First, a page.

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  • Writer's picturelauramccartytufano

Four Things to Leave Behind When You Get a New Job

Congratulations! You worked hard, you produced enviable results, and you climbed that ladder! Whether you were promoted to a leadership role or took a position at a new organization, now's the time to stop and take stock. What's coming with you, and what will you leave behind?

Here are four things you should leave behind when you move into your new role.

1. Stoicism.

Many of us have this idea that to be respected as a professional, and to be a good leader, we must always appear strong, and keep emotion out of work.

It turns out, vulnerability is a key characteristic of a good leader! Admitting your own struggles sets the tone for your team that perfection is not the goal. When a team is grounded in safety and trust, innovation and creativity have room to flourish. There is power in vulnerability.

2. A fixed mindset.

In your new job, try eliminating the word "can't" from your vocabulary. Whenever you feel the word in the back of your throat, pause, take a breath, and think about the opportunities to turn the "can't" into a "can." Start using, "How could we..." or "what if we..." When a tough situation arises, ask yourself how this moment can be turned into a growth or learning opportunity.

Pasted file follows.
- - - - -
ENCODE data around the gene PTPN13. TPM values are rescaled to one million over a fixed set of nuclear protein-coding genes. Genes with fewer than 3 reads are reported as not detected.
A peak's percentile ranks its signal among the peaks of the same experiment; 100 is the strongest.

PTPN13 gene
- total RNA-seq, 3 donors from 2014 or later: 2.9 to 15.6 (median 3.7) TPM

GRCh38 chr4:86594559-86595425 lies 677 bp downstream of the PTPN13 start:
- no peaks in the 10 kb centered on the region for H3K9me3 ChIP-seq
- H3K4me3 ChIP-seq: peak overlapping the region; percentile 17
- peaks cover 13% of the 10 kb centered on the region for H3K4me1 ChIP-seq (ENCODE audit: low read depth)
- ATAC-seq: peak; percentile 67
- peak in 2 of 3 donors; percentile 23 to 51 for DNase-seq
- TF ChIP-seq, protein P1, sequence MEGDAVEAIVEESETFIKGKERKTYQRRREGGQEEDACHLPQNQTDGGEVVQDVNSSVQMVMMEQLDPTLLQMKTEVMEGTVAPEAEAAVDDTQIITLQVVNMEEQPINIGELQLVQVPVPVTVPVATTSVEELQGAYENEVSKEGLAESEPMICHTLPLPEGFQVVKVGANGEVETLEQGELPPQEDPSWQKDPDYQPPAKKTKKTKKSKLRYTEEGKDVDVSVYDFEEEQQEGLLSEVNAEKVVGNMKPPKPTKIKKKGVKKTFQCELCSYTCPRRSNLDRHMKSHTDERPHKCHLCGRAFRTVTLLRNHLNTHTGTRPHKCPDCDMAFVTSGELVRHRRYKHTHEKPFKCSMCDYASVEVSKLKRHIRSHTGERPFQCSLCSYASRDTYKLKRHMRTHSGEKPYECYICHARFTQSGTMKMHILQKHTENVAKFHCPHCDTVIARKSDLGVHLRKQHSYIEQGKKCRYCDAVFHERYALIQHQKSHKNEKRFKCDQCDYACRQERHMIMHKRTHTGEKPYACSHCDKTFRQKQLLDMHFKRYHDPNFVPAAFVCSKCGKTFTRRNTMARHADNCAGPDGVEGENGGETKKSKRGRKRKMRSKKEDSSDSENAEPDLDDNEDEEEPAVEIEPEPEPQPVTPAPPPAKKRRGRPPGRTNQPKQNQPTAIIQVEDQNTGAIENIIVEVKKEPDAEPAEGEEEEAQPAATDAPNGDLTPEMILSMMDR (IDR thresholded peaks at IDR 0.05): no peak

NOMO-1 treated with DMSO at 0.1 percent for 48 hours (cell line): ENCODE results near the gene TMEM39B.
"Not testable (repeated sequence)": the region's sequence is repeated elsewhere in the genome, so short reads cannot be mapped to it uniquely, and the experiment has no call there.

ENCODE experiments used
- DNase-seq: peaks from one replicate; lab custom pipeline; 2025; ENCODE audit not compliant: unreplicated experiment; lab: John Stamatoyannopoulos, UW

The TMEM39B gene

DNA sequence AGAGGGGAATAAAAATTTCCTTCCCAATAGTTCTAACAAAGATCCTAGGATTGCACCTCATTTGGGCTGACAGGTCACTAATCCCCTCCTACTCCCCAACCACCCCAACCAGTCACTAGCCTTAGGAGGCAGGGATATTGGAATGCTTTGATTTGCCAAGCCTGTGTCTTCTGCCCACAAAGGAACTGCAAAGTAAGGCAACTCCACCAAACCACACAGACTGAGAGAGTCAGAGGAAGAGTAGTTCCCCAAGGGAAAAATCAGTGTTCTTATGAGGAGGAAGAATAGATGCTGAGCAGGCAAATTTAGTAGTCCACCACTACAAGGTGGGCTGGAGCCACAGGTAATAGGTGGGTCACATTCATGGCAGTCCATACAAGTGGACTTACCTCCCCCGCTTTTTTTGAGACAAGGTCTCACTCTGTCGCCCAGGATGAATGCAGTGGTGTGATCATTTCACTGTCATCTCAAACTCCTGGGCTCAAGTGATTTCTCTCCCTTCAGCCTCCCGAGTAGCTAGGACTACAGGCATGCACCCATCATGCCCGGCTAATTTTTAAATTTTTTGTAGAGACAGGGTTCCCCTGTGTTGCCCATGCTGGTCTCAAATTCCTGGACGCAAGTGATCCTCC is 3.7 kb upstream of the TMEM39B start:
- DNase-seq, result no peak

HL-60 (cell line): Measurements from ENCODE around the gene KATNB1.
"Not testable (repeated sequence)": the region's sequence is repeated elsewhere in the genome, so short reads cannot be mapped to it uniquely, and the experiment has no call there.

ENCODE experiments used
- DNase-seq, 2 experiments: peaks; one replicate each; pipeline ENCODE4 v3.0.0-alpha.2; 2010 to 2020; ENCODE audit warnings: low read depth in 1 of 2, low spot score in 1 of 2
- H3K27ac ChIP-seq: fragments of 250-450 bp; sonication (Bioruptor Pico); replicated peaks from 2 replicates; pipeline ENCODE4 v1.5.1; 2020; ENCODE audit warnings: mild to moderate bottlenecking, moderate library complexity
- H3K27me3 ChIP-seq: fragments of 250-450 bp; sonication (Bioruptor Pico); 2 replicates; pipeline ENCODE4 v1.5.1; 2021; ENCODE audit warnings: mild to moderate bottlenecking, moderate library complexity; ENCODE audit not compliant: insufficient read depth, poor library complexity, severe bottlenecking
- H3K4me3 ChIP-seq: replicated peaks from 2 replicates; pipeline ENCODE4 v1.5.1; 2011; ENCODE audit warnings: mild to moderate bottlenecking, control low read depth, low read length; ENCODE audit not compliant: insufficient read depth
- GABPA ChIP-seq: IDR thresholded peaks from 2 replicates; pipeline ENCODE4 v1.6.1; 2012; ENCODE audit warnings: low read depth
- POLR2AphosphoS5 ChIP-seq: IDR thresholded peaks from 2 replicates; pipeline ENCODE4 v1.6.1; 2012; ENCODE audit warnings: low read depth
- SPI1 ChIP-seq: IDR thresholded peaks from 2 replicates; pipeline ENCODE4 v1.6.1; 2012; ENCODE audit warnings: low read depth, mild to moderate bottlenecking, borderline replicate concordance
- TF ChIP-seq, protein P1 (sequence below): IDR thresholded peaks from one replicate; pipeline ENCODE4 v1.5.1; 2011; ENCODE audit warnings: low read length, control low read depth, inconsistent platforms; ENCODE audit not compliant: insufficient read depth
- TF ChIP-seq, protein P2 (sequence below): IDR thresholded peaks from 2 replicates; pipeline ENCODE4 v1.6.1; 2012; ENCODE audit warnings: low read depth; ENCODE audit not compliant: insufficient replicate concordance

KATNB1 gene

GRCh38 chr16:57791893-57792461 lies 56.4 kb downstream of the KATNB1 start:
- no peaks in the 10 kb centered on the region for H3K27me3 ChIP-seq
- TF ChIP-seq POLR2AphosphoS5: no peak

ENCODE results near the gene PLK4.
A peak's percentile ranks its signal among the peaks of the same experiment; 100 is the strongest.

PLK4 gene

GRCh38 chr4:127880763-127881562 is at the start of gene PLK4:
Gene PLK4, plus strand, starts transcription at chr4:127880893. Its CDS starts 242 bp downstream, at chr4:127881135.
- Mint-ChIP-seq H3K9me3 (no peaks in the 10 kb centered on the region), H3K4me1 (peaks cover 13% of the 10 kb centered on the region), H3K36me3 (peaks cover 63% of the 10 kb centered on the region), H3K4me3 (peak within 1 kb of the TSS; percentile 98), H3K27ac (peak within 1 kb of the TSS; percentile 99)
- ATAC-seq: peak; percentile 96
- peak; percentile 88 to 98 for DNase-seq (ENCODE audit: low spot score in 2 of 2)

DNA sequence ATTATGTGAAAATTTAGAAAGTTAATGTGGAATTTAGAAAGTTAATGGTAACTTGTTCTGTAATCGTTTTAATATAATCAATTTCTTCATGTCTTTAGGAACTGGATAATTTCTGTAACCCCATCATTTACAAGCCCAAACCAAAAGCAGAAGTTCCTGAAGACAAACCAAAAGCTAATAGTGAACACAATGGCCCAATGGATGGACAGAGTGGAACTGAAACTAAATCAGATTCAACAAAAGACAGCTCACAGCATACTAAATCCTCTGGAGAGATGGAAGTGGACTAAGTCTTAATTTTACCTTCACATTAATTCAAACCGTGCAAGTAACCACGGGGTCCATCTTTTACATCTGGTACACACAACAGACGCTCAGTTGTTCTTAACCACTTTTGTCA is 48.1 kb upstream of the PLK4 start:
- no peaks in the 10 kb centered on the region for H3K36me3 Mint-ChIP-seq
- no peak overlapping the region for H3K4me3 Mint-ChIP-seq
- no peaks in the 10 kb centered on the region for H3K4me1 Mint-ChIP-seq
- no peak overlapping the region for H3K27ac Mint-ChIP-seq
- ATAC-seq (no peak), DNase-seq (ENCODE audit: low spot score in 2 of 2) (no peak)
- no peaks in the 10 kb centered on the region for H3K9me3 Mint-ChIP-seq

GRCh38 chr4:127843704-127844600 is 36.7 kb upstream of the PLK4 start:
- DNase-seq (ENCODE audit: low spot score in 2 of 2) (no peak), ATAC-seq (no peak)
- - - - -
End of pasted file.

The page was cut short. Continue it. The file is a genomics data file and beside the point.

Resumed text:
With a growth mindset, obstacles are a chance to experiment and problem solve.

3. Imposter Syndrome.

Listen. I get it. With several of the jobs I've had, by the time I was ready to quit, I had become so disheartened with my current situation that I began to question MYSELF. For whatever reason (a toxic workplace, unrealistic goals foisted upon me, a lack of opportunity for advancement), when I'm ready to make a change, I've been so unhappy for so long that I start to question whether I'm even any good at this work. Whether I even belong in this field.

Does that sound familiar?

It really sucks, because it sets you up to start your new job with a fat load of professional self-doubt.

Leave that self doubt and imposter syndrome behind. Remember in this new job, THEY hired YOU. They recognized your skills. They believed YOU were the best person to do this job. Make sure you believe it, too. Every day.

4. Fear of Failure.

Failure is not an ending, but a pivot point. Nobody ever learned anything by succeeding 100% of the time. You might have some failures in the new job. But you're going to have a bunch of big wins, too.

So take along all the great things you've learned, the accolades you've garnered, and the friends you've made along the way. Leave this junk behind! Now go get 'em!

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